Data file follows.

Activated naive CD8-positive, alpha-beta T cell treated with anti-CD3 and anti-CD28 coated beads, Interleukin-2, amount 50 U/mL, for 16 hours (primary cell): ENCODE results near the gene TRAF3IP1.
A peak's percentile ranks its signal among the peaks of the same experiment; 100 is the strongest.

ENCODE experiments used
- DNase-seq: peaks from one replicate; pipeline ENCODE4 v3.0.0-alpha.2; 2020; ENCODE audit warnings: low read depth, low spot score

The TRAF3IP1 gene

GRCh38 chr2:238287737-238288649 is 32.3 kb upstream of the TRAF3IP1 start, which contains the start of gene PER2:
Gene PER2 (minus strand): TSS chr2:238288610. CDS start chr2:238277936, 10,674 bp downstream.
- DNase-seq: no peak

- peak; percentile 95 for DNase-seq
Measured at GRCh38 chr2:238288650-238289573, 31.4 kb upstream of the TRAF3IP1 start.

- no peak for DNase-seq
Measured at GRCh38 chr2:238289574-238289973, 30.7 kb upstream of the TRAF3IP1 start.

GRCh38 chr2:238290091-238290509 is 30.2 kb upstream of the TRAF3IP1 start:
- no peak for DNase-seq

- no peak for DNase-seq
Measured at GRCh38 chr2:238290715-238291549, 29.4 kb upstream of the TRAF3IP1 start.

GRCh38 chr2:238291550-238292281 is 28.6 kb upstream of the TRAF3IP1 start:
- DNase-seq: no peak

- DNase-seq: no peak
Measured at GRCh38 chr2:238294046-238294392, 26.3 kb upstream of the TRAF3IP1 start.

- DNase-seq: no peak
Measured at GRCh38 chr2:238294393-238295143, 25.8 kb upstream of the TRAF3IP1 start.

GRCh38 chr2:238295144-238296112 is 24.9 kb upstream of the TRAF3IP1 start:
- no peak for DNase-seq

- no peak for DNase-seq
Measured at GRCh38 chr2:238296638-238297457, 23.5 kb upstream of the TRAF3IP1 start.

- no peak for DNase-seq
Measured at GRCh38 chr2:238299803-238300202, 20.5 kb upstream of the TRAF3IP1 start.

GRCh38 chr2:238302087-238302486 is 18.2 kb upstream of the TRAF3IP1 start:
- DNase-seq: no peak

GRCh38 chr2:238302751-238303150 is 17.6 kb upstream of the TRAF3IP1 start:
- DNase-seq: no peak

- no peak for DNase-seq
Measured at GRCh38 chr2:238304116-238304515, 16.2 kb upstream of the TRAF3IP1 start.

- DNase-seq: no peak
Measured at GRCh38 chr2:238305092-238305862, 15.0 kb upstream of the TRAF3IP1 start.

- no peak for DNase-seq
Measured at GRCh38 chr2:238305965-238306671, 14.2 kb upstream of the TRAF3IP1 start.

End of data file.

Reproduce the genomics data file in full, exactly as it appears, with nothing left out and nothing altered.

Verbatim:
Activated naive CD8-positive, alpha-beta T cell treated with anti-CD3 and anti-CD28 coated beads, Interleukin-2, amount 50 U/mL, for 16 hours (primary cell): ENCODE results near the gene TRAF3IP1.
A peak's percentile ranks its signal among the peaks of the same experiment; 100 is the strongest.

ENCODE experiments used
- DNase-seq: peaks from one replicate; pipeline ENCODE4 v3.0.0-alpha.2; 2020; ENCODE audit warnings: low read depth, low spot score

The TRAF3IP1 gene

GRCh38 chr2:238287737-238288649 is 32.3 kb upstream of the TRAF3IP1 start, which contains the start of gene PER2:
Gene PER2 (minus strand): TSS chr2:238288610. CDS start chr2:238277936, 10,674 bp downstream.
- DNase-seq: no peak

- peak; percentile 95 for DNase-seq
Measured at GRCh38 chr2:238288650-238289573, 31.4 kb upstream of the TRAF3IP1 start.

- no peak for DNase-seq
Measured at GRCh38 chr2:238289574-238289973, 30.7 kb upstream of the TRAF3IP1 start.

GRCh38 chr2:238290091-238290509 is 30.2 kb upstream of the TRAF3IP1 start:
- no peak for DNase-seq

- no peak for DNase-seq
Measured at GRCh38 chr2:238290715-238291549, 29.4 kb upstream of the TRAF3IP1 start.

GRCh38 chr2:238291550-238292281 is 28.6 kb upstream of the TRAF3IP1 start:
- DNase-seq: no peak

- DNase-seq: no peak
Measured at GRCh38 chr2:238294046-238294392, 26.3 kb upstream of the TRAF3IP1 start.

- DNase-seq: no peak
Measured at GRCh38 chr2:238294393-238295143, 25.8 kb upstream of the TRAF3IP1 start.

GRCh38 chr2:238295144-238296112 is 24.9 kb upstream of the TRAF3IP1 start:
- no peak for DNase-seq

- no peak for DNase-seq
Measured at GRCh38 chr2:238296638-238297457, 23.5 kb upstream of the TRAF3IP1 start.

- no peak for DNase-seq
Measured at GRCh38 chr2:238299803-238300202, 20.5 kb upstream of the TRAF3IP1 start.

GRCh38 chr2:238302087-238302486 is 18.2 kb upstream of the TRAF3IP1 start:
- DNase-seq: no peak

GRCh38 chr2:238302751-238303150 is 17.6 kb upstream of the TRAF3IP1 start:
- DNase-seq: no peak

- no peak for DNase-seq
Measured at GRCh38 chr2:238304116-238304515, 16.2 kb upstream of the TRAF3IP1 start.

- DNase-seq: no peak
Measured at GRCh38 chr2:238305092-238305862, 15.0 kb upstream of the TRAF3IP1 start.

- no peak for DNase-seq
Measured at GRCh38 chr2:238305965-238306671, 14.2 kb upstream of the TRAF3IP1 start.